Al Falster

 

Writing this column has allowed me to meet others who are interested in birds and passionate about nature.  I’ve made new friends and many have shared stories. I can count on reports and photos from Mac, Songo Sue, Mary and Ruthie. More than a few are like Mickey. He never failed to tease me when, pre-pandemic, my wife and I would stop into Suds for a pint. His good-natured ribbing always came with a story about a bird he’d seen while hunting or fishing.

Al Falster, Research Technologist at the Maine Mineral and Gem Museum, can also be counted on for a good story as well. He recently told me a story from his childhood that is worth retelling.

As a young boy, Al found a fledgling owl (picture provided by Al Falster) with an injured wing. He splinted the bird’s wing with a popsicle stick and fed him daily while the bird recovered, and recover it did. Al was able to release the bird back into the wild. He continued to leave food for the bird in the early days of its release. But even after the daily feeding stopped, the owl stayed close and Al grew accustomed to seeing his feathered friend each evening. This continued for some time until one day the owl abruptly left. A few days passed before Al found the owl had returned. This time, however, he was not alone. The owl had a mate. The two sat together on its usual perch that day. The next morning, the two had left never to return again. With their departure though, they left a gift – a dead mouse was on the threshold.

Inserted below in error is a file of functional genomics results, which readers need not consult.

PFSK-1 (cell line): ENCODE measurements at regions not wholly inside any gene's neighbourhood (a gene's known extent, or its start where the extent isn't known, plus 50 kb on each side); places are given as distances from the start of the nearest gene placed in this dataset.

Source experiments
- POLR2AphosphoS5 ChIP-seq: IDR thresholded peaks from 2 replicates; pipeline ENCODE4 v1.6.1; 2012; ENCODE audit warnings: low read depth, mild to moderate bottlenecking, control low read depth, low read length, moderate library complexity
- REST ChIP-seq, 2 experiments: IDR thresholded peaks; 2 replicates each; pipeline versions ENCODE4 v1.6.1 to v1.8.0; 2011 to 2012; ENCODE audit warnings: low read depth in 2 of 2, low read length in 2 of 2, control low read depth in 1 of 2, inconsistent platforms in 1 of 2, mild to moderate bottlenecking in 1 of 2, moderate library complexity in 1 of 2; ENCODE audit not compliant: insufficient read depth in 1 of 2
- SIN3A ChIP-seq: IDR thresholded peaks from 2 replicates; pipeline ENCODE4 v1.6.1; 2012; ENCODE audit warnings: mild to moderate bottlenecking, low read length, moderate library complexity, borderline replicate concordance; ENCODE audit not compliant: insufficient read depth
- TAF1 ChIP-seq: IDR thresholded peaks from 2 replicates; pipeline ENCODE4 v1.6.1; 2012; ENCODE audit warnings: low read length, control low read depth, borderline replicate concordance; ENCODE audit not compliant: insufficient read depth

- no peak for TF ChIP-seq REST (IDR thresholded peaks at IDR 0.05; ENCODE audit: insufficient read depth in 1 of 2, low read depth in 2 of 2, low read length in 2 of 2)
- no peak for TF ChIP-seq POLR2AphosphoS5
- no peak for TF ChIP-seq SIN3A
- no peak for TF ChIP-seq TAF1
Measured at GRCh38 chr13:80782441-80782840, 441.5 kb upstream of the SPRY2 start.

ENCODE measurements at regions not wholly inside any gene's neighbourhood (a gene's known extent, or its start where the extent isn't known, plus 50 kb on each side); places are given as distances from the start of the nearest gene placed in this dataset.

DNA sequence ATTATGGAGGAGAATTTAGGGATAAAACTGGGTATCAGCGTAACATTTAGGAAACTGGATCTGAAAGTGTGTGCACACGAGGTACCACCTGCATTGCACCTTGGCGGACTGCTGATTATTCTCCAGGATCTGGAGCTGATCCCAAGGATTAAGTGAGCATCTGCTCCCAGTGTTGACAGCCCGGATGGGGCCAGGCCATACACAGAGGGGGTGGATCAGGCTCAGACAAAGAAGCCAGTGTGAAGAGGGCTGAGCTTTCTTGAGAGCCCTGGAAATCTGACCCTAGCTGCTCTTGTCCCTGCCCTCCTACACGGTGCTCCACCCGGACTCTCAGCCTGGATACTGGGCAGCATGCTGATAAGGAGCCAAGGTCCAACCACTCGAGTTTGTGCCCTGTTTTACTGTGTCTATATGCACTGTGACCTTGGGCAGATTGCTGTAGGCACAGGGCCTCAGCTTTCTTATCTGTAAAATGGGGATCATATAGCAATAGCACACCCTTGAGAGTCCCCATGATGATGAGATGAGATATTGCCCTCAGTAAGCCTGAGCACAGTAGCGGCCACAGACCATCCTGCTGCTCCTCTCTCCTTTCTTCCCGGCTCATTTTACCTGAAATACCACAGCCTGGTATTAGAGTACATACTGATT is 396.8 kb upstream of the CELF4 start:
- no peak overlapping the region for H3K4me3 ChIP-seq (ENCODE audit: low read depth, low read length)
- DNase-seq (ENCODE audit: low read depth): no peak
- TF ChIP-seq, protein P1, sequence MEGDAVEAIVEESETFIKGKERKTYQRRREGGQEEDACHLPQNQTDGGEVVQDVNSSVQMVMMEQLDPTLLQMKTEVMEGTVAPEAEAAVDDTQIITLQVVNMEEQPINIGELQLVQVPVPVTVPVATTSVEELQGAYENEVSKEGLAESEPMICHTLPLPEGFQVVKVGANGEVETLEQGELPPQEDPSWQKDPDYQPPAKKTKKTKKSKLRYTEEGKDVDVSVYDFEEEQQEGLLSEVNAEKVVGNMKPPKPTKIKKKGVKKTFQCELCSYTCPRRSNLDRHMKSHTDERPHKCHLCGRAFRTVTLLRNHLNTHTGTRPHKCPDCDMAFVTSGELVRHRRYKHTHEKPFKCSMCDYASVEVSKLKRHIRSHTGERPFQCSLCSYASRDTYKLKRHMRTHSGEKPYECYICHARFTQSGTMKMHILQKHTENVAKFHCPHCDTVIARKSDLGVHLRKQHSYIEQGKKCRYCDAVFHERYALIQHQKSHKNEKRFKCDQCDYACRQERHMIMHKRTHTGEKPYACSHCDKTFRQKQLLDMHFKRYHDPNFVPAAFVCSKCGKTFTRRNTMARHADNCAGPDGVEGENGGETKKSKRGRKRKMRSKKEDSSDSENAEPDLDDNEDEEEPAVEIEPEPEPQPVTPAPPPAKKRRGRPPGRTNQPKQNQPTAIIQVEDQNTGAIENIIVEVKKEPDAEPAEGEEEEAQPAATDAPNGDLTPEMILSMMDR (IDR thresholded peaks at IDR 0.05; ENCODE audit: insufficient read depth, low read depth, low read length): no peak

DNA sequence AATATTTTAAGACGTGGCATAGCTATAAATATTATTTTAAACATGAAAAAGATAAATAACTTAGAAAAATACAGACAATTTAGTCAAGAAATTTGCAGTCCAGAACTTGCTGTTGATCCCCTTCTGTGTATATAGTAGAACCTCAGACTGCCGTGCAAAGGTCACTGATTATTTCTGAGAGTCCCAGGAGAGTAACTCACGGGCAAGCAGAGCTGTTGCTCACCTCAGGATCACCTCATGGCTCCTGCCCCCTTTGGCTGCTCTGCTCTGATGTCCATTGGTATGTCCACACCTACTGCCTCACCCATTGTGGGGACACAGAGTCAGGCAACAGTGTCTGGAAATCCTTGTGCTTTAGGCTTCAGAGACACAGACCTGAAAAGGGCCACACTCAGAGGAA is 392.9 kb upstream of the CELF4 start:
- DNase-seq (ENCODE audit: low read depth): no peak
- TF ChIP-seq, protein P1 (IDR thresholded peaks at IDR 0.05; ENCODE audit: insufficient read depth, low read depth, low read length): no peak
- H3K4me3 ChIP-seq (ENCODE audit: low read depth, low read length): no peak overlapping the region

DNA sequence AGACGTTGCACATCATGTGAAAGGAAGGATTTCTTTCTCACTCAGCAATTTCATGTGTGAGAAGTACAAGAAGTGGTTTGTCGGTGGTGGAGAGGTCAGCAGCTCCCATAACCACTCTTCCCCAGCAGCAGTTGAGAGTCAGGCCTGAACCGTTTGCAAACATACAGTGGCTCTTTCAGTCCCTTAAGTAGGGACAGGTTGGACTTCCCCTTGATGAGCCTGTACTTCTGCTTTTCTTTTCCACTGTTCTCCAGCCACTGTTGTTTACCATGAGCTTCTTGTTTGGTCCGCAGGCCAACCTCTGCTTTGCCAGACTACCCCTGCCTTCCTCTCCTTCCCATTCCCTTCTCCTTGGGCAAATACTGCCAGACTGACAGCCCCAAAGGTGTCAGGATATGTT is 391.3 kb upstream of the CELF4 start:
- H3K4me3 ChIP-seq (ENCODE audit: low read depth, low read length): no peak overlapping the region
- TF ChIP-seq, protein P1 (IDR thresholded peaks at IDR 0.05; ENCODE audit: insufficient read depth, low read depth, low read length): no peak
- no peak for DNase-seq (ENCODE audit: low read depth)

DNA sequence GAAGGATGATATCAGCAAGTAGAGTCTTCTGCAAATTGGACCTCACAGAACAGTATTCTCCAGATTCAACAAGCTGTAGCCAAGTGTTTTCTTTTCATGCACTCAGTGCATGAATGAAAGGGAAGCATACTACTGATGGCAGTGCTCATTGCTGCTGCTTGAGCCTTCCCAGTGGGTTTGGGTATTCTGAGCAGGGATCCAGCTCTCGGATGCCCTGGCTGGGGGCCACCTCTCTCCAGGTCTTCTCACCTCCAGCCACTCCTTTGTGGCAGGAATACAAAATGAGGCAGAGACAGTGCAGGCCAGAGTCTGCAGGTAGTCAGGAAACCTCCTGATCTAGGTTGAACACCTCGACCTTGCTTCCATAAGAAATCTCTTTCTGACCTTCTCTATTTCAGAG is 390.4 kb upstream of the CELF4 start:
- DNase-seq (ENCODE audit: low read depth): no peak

Stories like these amaze and enthrall but, for me, even better than the stories are the story tellers. Birds may give me a widow into the wild world around me, but birds have also opened up the opportunity to meet more people – more hikers, gardeners, fishermen, hunters – people who, like me, love the woods, mountains and waters in our area.

As we finish up 2020, I will shift from weekly to monthly articles. I hope to see you around town or on trails. Keep the stories coming! And, with a little luck, a vaccine will be here soon and we can resume group events at Valentine Farm. Happy Holidays to you all.

James Reddoch, of Albany Township and Boston, leads birding events for the Mahoosuc Land Trust. Visit Mahoosuc Land Trust at 162 North Road, Bethel, ME. To learn more visit www.mahoosuc.org. To contact James, send your emails to [email protected]

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